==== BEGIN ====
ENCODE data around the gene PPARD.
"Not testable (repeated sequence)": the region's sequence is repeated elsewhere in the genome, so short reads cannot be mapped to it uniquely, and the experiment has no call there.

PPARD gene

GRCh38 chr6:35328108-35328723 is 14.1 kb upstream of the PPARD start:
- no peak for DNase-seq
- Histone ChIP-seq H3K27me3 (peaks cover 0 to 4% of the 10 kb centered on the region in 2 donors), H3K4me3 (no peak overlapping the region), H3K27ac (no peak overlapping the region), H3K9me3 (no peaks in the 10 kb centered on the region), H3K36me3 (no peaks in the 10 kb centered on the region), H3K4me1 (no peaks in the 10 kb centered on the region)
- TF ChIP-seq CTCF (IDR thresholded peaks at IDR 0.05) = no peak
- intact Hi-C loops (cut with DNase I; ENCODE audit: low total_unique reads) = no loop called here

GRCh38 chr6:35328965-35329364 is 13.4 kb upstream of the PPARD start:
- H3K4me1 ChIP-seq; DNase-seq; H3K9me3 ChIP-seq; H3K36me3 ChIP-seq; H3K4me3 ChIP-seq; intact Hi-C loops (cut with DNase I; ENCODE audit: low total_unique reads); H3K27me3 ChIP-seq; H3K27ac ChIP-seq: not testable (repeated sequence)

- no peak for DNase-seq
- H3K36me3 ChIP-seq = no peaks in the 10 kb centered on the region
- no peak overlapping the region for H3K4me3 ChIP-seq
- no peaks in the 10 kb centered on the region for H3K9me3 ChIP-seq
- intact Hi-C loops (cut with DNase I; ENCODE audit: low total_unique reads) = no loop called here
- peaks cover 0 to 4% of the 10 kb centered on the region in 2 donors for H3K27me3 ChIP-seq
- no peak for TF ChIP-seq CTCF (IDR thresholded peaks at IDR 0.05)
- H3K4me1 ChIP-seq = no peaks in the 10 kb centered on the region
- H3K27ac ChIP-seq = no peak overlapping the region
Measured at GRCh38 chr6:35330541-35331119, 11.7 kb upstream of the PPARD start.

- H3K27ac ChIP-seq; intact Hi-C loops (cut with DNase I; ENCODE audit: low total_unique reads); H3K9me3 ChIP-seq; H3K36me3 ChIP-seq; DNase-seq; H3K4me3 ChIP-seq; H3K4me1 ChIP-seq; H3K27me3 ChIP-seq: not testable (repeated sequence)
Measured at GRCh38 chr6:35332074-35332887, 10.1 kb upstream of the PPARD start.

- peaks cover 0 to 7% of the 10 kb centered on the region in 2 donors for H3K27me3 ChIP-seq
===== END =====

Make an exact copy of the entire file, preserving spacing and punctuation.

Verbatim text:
ENCODE data around the gene PPARD.
"Not testable (repeated sequence)": the region's sequence is repeated elsewhere in the genome, so short reads cannot be mapped to it uniquely, and the experiment has no call there.

PPARD gene

GRCh38 chr6:35328108-35328723 is 14.1 kb upstream of the PPARD start:
- no peak for DNase-seq
- Histone ChIP-seq H3K27me3 (peaks cover 0 to 4% of the 10 kb centered on the region in 2 donors), H3K4me3 (no peak overlapping the region), H3K27ac (no peak overlapping the region), H3K9me3 (no peaks in the 10 kb centered on the region), H3K36me3 (no peaks in the 10 kb centered on the region), H3K4me1 (no peaks in the 10 kb centered on the region)
- TF ChIP-seq CTCF (IDR thresholded peaks at IDR 0.05) = no peak
- intact Hi-C loops (cut with DNase I; ENCODE audit: low total_unique reads) = no loop called here

GRCh38 chr6:35328965-35329364 is 13.4 kb upstream of the PPARD start:
- H3K4me1 ChIP-seq; DNase-seq; H3K9me3 ChIP-seq; H3K36me3 ChIP-seq; H3K4me3 ChIP-seq; intact Hi-C loops (cut with DNase I; ENCODE audit: low total_unique reads); H3K27me3 ChIP-seq; H3K27ac ChIP-seq: not testable (repeated sequence)

- no peak for DNase-seq
- H3K36me3 ChIP-seq = no peaks in the 10 kb centered on the region
- no peak overlapping the region for H3K4me3 ChIP-seq
- no peaks in the 10 kb centered on the region for H3K9me3 ChIP-seq
- intact Hi-C loops (cut with DNase I; ENCODE audit: low total_unique reads) = no loop called here
- peaks cover 0 to 4% of the 10 kb centered on the region in 2 donors for H3K27me3 ChIP-seq
- no peak for TF ChIP-seq CTCF (IDR thresholded peaks at IDR 0.05)
- H3K4me1 ChIP-seq = no peaks in the 10 kb centered on the region
- H3K27ac ChIP-seq = no peak overlapping the region
Measured at GRCh38 chr6:35330541-35331119, 11.7 kb upstream of the PPARD start.

- H3K27ac ChIP-seq; intact Hi-C loops (cut with DNase I; ENCODE audit: low total_unique reads); H3K9me3 ChIP-seq; H3K36me3 ChIP-seq; DNase-seq; H3K4me3 ChIP-seq; H3K4me1 ChIP-seq; H3K27me3 ChIP-seq: not testable (repeated sequence)
Measured at GRCh38 chr6:35332074-35332887, 10.1 kb upstream of the PPARD start.

- peaks cover 0 to 7% of the 10 kb centered on the region in 2 donors for H3K27me3 ChIP-seq